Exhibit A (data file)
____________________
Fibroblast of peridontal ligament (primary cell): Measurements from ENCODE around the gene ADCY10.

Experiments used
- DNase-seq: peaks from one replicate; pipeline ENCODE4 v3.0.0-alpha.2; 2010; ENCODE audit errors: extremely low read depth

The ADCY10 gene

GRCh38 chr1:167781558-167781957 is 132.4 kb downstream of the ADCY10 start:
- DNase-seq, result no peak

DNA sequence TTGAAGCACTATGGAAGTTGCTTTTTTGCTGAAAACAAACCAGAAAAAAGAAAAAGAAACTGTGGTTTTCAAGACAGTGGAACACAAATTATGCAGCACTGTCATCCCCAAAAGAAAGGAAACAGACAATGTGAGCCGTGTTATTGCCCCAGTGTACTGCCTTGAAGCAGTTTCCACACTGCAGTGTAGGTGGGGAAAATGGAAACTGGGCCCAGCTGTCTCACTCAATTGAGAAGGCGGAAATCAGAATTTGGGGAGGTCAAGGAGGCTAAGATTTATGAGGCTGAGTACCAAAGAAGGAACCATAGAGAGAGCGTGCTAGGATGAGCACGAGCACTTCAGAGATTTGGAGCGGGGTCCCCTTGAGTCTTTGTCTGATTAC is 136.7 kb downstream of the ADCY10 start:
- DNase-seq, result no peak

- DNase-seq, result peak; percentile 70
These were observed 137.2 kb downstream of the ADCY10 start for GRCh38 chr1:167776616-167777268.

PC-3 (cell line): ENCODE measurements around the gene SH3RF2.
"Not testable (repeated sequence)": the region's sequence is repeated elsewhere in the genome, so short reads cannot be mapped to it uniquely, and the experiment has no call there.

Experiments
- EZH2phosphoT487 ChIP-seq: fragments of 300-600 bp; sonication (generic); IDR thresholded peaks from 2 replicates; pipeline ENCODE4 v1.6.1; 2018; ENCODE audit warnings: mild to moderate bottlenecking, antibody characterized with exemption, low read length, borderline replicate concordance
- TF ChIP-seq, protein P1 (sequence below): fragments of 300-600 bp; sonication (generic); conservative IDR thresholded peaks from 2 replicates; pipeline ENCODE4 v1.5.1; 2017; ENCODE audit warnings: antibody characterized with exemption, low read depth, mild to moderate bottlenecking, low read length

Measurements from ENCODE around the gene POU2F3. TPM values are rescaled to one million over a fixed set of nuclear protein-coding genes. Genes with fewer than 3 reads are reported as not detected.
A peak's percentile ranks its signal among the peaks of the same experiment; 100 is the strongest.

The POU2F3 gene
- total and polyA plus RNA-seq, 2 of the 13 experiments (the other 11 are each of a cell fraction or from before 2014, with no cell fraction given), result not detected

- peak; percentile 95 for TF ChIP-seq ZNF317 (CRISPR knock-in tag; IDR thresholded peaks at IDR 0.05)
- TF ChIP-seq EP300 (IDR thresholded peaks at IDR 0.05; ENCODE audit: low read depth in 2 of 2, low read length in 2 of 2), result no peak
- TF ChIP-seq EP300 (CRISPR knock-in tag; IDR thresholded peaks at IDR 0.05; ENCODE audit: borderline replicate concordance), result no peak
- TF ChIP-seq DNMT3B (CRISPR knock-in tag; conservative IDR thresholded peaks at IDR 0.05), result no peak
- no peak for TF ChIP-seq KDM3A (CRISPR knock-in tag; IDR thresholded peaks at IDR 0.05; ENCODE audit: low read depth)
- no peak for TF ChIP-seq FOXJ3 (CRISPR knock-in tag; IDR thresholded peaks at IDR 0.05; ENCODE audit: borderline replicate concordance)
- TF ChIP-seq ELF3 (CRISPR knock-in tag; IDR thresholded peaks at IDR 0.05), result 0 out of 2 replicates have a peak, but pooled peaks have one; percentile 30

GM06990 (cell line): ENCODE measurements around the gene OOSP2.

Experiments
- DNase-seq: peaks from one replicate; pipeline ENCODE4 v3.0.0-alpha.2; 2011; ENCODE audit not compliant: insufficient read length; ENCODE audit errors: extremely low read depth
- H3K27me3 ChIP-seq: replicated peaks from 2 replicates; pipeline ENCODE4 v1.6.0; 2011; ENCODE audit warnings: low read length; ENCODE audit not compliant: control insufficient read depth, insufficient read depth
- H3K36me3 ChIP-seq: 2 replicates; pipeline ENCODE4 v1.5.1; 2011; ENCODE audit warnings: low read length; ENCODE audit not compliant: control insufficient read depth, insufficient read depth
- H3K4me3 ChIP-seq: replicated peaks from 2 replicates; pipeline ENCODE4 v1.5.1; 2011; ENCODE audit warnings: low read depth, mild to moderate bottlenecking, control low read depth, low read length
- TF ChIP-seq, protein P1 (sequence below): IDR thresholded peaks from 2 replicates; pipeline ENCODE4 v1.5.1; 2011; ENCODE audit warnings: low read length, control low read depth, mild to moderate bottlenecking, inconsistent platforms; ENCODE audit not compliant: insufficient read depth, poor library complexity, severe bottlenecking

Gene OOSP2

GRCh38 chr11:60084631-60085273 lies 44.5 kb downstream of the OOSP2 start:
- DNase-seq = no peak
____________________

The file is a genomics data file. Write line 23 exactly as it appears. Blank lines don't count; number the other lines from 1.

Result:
- TF ChIP-seq DNMT3B (CRISPR knock-in tag; conservative IDR thresholded peaks at IDR 0.05), result no peak